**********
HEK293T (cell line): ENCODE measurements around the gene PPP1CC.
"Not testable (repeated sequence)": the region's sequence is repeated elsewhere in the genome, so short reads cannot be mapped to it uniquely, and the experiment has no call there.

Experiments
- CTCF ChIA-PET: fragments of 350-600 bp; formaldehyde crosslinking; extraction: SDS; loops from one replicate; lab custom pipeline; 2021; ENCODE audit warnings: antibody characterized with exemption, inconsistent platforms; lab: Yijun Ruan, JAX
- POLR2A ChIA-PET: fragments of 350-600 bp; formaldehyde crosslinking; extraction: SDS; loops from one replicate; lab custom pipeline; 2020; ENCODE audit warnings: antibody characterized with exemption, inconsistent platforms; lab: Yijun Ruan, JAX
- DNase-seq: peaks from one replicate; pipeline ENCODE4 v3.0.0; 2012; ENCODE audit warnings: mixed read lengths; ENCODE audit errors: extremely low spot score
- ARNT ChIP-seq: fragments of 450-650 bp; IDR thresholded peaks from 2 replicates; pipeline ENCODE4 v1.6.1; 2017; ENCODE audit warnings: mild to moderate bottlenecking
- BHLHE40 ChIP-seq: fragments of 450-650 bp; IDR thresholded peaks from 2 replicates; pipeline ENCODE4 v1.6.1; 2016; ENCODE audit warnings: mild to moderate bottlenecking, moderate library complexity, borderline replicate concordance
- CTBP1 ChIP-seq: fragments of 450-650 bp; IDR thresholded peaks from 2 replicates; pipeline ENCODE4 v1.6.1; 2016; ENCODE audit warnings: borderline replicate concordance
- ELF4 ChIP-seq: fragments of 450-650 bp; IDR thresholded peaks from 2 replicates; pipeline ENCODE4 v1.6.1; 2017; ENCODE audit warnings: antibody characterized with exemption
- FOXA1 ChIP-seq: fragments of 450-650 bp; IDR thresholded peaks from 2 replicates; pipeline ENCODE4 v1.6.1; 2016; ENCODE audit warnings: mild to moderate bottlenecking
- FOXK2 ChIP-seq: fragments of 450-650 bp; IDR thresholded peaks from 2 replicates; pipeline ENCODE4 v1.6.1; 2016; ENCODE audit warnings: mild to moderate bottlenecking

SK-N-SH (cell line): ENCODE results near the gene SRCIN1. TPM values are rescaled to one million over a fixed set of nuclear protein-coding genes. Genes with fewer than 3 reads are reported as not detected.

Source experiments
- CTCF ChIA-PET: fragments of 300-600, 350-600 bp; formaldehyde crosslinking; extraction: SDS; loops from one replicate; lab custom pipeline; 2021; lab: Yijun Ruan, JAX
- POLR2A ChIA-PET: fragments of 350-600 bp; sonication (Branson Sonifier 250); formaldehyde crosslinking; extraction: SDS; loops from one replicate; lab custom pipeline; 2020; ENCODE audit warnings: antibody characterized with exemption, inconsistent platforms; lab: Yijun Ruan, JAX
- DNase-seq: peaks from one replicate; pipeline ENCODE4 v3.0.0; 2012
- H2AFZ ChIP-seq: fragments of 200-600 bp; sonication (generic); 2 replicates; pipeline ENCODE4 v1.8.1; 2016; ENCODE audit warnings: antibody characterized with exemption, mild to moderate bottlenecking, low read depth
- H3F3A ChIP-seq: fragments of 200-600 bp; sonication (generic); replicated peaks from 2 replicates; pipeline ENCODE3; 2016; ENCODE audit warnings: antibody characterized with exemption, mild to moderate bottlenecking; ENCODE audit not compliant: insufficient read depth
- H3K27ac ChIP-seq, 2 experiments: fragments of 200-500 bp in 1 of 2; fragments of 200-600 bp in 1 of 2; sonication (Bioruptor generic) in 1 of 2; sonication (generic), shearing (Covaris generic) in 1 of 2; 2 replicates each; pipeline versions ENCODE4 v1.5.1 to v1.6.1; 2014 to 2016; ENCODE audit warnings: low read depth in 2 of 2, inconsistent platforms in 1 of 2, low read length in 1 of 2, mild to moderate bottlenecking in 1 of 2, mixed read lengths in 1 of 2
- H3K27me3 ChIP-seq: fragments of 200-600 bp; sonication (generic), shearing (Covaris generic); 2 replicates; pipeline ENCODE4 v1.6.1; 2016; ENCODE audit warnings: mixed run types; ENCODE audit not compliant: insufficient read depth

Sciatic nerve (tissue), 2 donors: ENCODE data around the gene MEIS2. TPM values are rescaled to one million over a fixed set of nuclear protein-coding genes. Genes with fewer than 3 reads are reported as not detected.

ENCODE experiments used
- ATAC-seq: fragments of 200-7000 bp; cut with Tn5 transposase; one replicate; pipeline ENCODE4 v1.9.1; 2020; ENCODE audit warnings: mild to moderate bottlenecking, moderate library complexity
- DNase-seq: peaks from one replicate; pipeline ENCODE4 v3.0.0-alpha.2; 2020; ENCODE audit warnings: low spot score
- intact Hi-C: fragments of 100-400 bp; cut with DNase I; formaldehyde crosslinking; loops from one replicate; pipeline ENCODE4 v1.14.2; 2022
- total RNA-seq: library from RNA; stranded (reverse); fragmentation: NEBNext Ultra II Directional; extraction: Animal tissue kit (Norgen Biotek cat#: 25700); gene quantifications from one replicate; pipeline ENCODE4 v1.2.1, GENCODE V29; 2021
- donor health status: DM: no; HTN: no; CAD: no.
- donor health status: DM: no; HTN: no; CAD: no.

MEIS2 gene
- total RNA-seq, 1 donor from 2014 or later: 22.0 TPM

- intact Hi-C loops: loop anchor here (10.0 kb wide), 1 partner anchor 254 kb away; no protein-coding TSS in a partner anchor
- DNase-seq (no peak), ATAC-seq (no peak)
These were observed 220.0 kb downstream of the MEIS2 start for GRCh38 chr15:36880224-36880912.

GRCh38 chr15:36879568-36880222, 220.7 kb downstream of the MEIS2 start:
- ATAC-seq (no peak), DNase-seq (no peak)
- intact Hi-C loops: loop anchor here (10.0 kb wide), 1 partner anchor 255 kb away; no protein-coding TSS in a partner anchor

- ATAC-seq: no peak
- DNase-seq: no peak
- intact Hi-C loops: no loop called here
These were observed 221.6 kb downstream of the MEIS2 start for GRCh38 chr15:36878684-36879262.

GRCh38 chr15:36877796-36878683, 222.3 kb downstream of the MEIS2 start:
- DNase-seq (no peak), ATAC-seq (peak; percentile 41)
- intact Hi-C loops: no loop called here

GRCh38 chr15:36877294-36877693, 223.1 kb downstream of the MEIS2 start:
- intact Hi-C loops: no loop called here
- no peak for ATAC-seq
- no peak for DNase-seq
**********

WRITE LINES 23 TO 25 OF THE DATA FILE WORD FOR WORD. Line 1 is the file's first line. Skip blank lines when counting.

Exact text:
ENCODE experiments used
- ATAC-seq: fragments of 200-7000 bp; cut with Tn5 transposase; one replicate; pipeline ENCODE4 v1.9.1; 2020; ENCODE audit warnings: mild to moderate bottlenecking, moderate library complexity
- DNase-seq: peaks from one replicate; pipeline ENCODE4 v3.0.0-alpha.2; 2020; ENCODE audit warnings: low spot score